My first attempt to present a paper using videoconferencing from my desktop Mac came to grief as a result of software incompatibilities, so I’ll be using standard videoconference methods again, to present a paper on Urban Water Pricing to a seminar at LaTrobe Uni, Albury-Wodonga, on Thursday. I’ll get started earlier next time and see if I can’t get these problems overcome.
During my recent visit to Canberra, I hired a Prius, which was an interesting experience. A few random thoughts about implications.
* I was particularly struck by the way it sits silently at traffic lights, and more generally how much quieter it is, most of theh time. than a standard car. That alone would be a big plus in a move towards electric cars.
* As this piece in Salon points out, a hybrid is not necessarily more fuel-efficient than smaller conventional cars. Then again, you can save even more just by driving less. The more options there are the better. I expect the price differential noted in the article will decline over time as production volumes increase.
* Looking at how easy it would be to switch to hybrids, I’m more convinced than ever that a peak in oil production (which may already have been passed) will not been the end of industrial civilisation as we know it, or even a major change in our way of life.
* s regards the more serious problem of global warming, a hybrid still uses electricity, so the gains aren’t as great. Still, many small reductions add up to big reductions Reader canberra boy points out that the Prius is not a plug-in hybrid as I thought . Rather the battery is recharged entirely by regenerative braking or, when that falls short, by the engine. As usual, Wikipedia has the details
Finally, I upgraded my Mac OS to OS 10.5 (Leopard), and am a bit grumpy. It seems as if it went smoothly for everyone but me, and in fact I nearly always have trouble with system upgrades. But, in between I really love my Mac, and my experience running Windows XP under virtualisation has only confirmed me in this.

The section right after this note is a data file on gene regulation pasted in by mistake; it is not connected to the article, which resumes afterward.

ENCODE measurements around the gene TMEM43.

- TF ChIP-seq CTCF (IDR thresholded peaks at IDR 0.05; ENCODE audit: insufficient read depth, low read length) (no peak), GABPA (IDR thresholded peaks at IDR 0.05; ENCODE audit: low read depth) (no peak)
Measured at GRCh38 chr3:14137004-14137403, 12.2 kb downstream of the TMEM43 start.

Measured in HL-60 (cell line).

This survey says I’m an Internet Omnivore, but reading the descriptions I’m more of a Lackluster Veteran. I don’t like mobiles/cellphones much, because they’re fiddly and unintuitive, and I only rarely send text messages – I keep forgetting where the space bar is. However, once the iPhone comes out, I expect to be properly omnivorous. (H/T Edumacation* – Also an Omnivore)
* While I’m at it, can anyone point me to the origin of constructions like Edumacation, Journamalism and so on. Wikipedia isn’t much help, and Uncyclopedia’s entry, while edumacational, gives no etymamology.
I’ve used hundreds of different programs in the 20+ years I’ve owned a Mac (I’ve got 15 running right now), but the two I’ve used most consistently, for more than a decade have been the word processor NisusWriter and the email package Eudora. I’ve just downloaded the last commercial version of Eudora for the Mac (6.2.4, the Windows version went to 7.1.
The pill has been sweetened by the announcement that the Eudora code will be released as open source, but I can’t see anyone stepping forward to work on this, at least for the Mac, given that Mail is freely bundled with OS X and there are several excellent free or low-cost alternatives.
Of course, the program still works, so there’s no need to change it any time soon. And Nisus made a successful transition to OS X quite a while ago, with the new name Nisus Writer Express.
Christopher Breen writes
Far and away, Playlistâ€™s most popular story is Two-way Street: Moving Music Off the iPod, a tutorial, as the name hints, on copying music from an iPod to a computer. (Who knew iPod users were so plagued by hard drive crashes that forced them to use these techniques for recovering their music libraries? I mean, why else would you need to do this?)
He’s teasing, I know, but you can count me as an example. I had a hard disk crash and lost all my music files, and had huge problems recovering them from the iPod.